This was our fourth and final preview service before our official public launch on Easter Sunday, April 4—next week! Today we finished a mini-series called Who Are We? by discussing mission.


Matthew 8:23–34: Jesus and the Chaotic Waters

Jesus has come to bring about a new creation and a new exodus, and all who believe in Him and follow Him get to experience the salvation and freedom that He alone can bring.


Matthew 8:23–24: The Cost of Following Jesus

Jesus expects that true disciples would be so compelled by His Kingdom mission and so convinced of its urgency and necessity that they will follow Him no matter the cost.


Matthew 8:1–4: Jesus Can Make You Clean

This passage marks the beginning of the second major section of Matthew’s Gospel account (Chapters 8-10). In this section, Matthew has arranged three sets of three healing stories, and has separated those three sets with a teaching about what it means to follow Jesus. Each of the healing stories contains rich layers of meaning that show us more facets of Jesus’s identity, character, and mission. As we consider these stories, we’re supposed to be learning more about who Jesus is, what He came to do, and what it means to follow Him.

In this first healing story, Jesus is approached by a man with Leprosy. In view of ritual purity laws, lepers were regarded as unclean people who were not permitted to enter Jewish holy places. Their uncleanness was also thought to be “ritually contagious” in that it would also make anyone who touched them unclean. Consequently, lepers were severely stigmatized and marginalized—they had no hope of restoring themselves to health or community. But instead of moving away from the unclean man as would have been expected, Jesus moves toward him and touches him. Instead of becoming impure, Jesus’s purity is transferred to the man, and He is cleansed. In this response, we see Jesus’ compassion toward the hurting, His power to heal, and His desire to restore people to the merciful presence of God and His people.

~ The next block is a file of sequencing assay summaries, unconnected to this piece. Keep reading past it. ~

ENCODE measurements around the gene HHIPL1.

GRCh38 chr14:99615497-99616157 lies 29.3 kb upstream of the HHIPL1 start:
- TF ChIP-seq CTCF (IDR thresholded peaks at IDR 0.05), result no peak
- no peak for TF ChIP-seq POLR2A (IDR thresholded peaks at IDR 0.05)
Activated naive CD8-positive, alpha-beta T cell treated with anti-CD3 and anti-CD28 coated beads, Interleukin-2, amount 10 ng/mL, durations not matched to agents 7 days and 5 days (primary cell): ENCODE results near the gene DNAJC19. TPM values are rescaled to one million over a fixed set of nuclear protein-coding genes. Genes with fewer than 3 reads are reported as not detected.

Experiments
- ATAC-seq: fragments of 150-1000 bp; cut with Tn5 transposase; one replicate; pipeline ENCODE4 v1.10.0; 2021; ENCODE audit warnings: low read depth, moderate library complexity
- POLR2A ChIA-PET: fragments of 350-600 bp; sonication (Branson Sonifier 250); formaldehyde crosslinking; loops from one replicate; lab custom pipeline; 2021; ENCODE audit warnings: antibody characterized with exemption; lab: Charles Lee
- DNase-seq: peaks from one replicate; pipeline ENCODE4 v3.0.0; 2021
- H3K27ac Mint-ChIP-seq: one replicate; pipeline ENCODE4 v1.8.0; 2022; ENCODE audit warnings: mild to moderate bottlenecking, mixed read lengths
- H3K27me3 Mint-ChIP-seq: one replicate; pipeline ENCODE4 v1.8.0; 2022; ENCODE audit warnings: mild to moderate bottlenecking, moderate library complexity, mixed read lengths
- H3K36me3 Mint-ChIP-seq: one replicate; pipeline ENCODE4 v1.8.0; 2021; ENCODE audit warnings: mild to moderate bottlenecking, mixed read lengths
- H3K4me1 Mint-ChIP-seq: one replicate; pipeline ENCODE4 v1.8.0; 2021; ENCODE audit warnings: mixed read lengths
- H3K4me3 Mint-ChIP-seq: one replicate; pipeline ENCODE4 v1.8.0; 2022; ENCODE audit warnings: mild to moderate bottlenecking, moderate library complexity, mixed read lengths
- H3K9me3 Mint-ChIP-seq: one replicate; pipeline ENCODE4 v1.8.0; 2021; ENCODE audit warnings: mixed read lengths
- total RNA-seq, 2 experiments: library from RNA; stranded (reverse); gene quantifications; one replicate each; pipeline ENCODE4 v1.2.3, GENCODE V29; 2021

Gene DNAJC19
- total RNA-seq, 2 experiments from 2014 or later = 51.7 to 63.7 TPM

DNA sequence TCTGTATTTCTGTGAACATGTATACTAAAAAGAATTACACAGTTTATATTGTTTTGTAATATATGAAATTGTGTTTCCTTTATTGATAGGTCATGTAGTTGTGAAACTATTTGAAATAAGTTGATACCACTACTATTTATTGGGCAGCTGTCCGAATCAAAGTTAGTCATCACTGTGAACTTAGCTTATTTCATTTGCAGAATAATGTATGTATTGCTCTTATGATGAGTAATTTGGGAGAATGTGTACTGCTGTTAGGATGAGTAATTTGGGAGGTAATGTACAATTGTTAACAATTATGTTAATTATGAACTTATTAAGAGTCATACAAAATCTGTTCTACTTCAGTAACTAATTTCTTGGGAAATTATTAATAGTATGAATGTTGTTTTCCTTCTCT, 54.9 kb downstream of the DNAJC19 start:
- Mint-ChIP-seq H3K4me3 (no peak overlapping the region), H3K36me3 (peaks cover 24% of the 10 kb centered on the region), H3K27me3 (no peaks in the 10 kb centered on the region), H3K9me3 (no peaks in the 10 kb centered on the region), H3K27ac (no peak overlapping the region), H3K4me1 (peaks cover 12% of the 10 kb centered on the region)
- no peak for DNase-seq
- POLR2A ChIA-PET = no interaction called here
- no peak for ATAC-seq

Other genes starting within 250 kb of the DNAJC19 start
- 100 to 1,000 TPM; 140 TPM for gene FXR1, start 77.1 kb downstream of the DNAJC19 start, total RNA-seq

Matthew 7:15–23: Two Roads & Hidden Wolves

In the Sermon on the Mount, Jesus is giving instructions for a flourishing life in God’s Kingdom; a beautiful vision for a life of love toward God and others. But we have all turned from His vision in various ways, and this is why Jesus has come. He was not merely a brilliant rabbi—He came to save humanity from our destructive plight and to establish a new Kingdom with a new people who follow His way of life. In this final section of the Sermon on the Mount, Jesus gives His followers three severe warnings: the two roads, the wolves, and the two houses. These warnings are aimed at steering people away from destruction and toward the eternal life of the Kingdom. Although the way of life that Jesus offers is beautiful, it is a challenging way to take because it is at odds with the sinful desires of our hearts and the lifestyle of the crowds who reject the wisdom of Jesus and continue toward destruction (the other “road”). For those who desire to follow the way of Jesus, He warns that there will be “wolves”—false teachers who may act like and talk like they are leaders sent from God, but are ultimately leading people away from God and toward destruction. You may not always be able to spot these wolves by their public activity, but you can spot them by their character and the fruit of their lives. Does their life show evidence of a genuine relationship with Jesus?


The Kingdom Movement: Matthew 28

Next week we’ll start Matthew Part III (where we’ll be all Spring). This week will be our last week of a related series, Matthew: The Gospel of the Kingdom, where we’re spending three weeks zooming out to get the big picture again.


The Kingdom & the Cross: Matthew 27:32–54

Before we start Matthew Part 3 (where we’ll be all Spring), we’re spending three weeks zooming out to get the big picture again. This is the second week of “Matthew: The Gospel of the Kingdom.”


The Kingdom Announcement: Matthew 4:23–25

Before we start Matthew Part 3 (where we’ll be all Spring), we’re spending three weeks zooming out to get the big picture again. This is week one of “Matthew: The Gospel of the Kingdom.” During this message, we’ll also here an announcement about Park Church Downtown.


Pastoral Words for the New Year: James 1:2–4

Over the first three weeks of this year, we will share three Pastoral Words that we pray will guide our church family into the New Year. Our first word is from James 1:2–4: God’s work in us as we encounter troubles.